function crs(
        $I$, // Color image.
        $K$ // Number of superpixels.
    )
    // The step size R can be derived from the image size W ×H and K:
    initialize $S$ as regular grid with step size $R$
    initialize $\theta$ using sufficient statistics (e.g. Gaussian)
    for $t = 1$ to $T$
        // Originally, the image is traversed multiple times using different
        // directions to avoid a directional bias:
        for $n = 1$ to $N$
            if $x_n$ is a boundary pixel
                // This can be evaluated by taking θ as constant; Conrad et al.
                // suggest to minimize the negative logarithm of (1) instead:
                assign $x_n$ to the label maximizing equation (1)
    return $S$
Algorithm 1: Countour relaxed superpixels as iterative energy maximization.

A C++ implementation of Contour Relaxed Superpixels is available at the project's webpage. Superpixel segmentations generated using the described approach are shown in figure 1.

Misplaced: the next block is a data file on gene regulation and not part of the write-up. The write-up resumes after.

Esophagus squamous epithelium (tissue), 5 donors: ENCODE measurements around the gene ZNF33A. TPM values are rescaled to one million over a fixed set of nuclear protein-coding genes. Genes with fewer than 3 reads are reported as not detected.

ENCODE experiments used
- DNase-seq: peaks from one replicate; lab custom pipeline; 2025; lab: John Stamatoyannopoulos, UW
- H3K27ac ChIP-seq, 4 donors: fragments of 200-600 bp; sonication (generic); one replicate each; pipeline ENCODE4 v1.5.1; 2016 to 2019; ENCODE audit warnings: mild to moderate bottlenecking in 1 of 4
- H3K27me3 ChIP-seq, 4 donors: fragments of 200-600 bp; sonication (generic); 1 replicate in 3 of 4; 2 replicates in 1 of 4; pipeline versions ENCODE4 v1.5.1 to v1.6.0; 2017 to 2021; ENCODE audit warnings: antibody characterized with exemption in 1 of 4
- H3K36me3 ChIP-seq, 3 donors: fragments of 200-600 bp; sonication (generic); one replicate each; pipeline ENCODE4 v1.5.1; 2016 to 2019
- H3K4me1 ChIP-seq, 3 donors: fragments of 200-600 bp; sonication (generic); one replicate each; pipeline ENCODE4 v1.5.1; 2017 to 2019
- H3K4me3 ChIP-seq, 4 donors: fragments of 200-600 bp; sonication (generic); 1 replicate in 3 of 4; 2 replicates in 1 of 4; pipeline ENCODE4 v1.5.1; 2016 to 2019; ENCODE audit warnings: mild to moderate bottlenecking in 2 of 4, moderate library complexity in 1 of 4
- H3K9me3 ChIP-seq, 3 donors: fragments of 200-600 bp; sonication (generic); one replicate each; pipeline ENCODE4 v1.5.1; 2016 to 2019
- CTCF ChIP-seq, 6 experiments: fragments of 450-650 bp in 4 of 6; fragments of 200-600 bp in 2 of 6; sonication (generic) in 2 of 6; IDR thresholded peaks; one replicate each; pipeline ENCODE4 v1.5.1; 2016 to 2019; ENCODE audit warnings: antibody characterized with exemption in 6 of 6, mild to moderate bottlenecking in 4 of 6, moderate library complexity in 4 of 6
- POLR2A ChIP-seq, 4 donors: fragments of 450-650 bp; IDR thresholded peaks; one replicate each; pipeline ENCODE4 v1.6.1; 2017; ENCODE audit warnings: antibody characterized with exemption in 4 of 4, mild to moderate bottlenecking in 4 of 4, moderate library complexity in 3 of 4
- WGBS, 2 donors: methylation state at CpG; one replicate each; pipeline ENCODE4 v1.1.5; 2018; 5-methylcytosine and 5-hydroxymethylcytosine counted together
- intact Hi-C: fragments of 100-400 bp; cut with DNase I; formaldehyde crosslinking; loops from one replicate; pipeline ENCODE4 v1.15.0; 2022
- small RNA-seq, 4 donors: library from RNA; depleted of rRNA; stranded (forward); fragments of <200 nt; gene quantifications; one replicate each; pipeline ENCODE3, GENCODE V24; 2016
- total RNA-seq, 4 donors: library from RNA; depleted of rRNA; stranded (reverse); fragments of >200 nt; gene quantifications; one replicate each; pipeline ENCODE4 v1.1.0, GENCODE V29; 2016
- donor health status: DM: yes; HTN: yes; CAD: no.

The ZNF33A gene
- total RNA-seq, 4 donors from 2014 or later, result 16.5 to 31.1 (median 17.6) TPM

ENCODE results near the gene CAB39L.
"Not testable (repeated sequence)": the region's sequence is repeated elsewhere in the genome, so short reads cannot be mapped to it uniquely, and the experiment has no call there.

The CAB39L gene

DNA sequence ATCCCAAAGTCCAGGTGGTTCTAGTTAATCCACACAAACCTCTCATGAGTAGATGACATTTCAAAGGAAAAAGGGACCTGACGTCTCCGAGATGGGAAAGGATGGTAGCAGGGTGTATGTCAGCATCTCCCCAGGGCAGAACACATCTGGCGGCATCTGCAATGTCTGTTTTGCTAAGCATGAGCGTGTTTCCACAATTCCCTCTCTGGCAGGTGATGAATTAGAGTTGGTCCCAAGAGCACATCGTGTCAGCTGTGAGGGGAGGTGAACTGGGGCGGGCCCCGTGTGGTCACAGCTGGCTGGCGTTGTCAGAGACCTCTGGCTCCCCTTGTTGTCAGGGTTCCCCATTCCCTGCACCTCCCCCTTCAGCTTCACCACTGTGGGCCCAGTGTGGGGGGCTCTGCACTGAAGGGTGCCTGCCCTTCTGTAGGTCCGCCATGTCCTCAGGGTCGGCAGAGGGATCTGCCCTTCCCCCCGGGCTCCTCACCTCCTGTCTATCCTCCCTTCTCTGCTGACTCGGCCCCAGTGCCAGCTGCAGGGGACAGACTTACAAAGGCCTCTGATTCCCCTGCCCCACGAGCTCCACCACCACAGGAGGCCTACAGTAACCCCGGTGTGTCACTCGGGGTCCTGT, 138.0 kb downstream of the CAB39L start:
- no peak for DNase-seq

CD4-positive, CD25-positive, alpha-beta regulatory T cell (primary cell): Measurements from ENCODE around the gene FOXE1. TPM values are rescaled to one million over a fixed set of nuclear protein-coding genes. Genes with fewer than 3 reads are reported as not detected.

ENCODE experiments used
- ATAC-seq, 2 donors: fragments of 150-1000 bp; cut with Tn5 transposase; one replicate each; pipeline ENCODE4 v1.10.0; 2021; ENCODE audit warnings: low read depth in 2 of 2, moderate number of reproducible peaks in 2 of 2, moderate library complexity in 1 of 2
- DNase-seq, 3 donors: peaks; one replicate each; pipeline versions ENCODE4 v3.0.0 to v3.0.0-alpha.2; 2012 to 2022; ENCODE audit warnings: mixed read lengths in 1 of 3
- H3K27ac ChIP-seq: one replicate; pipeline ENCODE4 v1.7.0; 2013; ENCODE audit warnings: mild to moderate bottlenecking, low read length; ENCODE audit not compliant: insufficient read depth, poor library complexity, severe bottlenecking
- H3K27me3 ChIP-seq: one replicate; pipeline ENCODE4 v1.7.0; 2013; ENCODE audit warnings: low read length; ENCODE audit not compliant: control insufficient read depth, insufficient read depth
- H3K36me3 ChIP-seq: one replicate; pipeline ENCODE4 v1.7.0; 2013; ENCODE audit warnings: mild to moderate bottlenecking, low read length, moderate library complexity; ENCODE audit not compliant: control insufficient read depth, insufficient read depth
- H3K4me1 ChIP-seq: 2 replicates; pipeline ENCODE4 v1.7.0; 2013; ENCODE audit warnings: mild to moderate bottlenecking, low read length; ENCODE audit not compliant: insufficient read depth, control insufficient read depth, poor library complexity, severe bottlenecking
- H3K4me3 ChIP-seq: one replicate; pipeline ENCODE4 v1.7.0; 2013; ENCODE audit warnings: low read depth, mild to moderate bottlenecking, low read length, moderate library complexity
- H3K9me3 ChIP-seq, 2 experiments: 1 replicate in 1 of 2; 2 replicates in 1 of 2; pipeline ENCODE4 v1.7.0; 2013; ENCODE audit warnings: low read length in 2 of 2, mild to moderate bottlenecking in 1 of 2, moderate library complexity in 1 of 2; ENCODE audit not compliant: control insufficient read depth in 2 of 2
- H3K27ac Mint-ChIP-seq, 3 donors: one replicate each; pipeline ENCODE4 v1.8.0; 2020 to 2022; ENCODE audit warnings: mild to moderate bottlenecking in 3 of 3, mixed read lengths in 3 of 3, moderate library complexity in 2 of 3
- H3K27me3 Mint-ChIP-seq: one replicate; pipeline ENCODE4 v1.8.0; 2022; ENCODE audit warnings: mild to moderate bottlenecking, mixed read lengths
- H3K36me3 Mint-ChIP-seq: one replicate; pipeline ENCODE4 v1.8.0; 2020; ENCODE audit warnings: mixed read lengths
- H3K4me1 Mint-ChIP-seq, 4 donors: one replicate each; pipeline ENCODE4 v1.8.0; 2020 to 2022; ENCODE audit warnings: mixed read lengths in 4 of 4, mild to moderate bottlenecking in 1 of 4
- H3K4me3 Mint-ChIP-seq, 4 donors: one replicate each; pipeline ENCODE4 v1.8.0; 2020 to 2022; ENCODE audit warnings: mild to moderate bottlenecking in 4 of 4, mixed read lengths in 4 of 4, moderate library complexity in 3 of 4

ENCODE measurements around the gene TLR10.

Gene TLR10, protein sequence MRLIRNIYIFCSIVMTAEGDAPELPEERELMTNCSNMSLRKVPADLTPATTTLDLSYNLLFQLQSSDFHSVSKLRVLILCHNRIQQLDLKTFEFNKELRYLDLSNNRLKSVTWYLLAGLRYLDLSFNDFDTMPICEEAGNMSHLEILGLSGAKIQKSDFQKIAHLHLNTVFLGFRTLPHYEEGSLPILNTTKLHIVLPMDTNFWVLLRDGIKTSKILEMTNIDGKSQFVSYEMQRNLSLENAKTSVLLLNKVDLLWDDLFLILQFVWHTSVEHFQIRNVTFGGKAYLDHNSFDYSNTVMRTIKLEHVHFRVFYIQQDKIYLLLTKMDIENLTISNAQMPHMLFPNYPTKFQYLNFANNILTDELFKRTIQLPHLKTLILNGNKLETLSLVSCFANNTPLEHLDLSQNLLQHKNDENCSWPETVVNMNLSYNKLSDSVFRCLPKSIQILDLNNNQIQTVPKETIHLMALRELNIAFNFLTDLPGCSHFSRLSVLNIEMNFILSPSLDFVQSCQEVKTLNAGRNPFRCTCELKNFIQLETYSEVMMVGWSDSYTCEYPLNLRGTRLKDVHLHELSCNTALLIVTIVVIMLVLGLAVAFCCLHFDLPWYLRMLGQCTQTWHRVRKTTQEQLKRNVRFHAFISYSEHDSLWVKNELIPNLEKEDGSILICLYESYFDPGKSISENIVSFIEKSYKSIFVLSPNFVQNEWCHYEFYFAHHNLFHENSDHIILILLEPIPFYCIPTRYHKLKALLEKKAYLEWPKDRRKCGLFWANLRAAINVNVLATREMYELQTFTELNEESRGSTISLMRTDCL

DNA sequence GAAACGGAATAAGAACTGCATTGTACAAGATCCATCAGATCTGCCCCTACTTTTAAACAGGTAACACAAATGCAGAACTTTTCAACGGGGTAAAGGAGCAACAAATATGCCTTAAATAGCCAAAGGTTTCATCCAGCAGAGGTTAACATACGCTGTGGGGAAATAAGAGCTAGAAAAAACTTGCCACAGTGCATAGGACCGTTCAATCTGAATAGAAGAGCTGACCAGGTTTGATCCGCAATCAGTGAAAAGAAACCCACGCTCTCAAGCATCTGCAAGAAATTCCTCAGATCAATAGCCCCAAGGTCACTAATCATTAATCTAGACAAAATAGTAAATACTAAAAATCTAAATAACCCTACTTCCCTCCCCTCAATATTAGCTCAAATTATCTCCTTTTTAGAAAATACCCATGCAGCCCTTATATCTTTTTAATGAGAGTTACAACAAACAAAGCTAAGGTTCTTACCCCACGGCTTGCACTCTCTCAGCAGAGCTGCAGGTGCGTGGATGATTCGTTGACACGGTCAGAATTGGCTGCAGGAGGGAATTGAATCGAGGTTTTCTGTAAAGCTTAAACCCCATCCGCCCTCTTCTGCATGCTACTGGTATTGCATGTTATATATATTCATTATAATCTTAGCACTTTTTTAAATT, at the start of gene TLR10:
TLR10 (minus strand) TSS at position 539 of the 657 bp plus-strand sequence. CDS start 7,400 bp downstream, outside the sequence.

ba_bsd_4_crs ba_bsd_5_crs ba_bsd_6_crs ba_bsd_7_crs ba_bsd_8_crs

Figure 1 (click to enlarge): Images from the Berkeley Segmentation Dataset [2] oversegmented using Contour Relaxed Superpixels.
  • [1] C. Bishop. Pattern Recognition and Machine Learning. Springer Verlag, New York, 2006.
  • [2] P. Arbeláez, M. Maire, C. Fowlkes, J. Malik. Contour detection and hierarchical image segmentation. Transactions on Pattern Analysis and Machine Intelligence, volume 33, number 5, pages 898–916, 2011.

Evaluation and Comparison - Interactive Visualization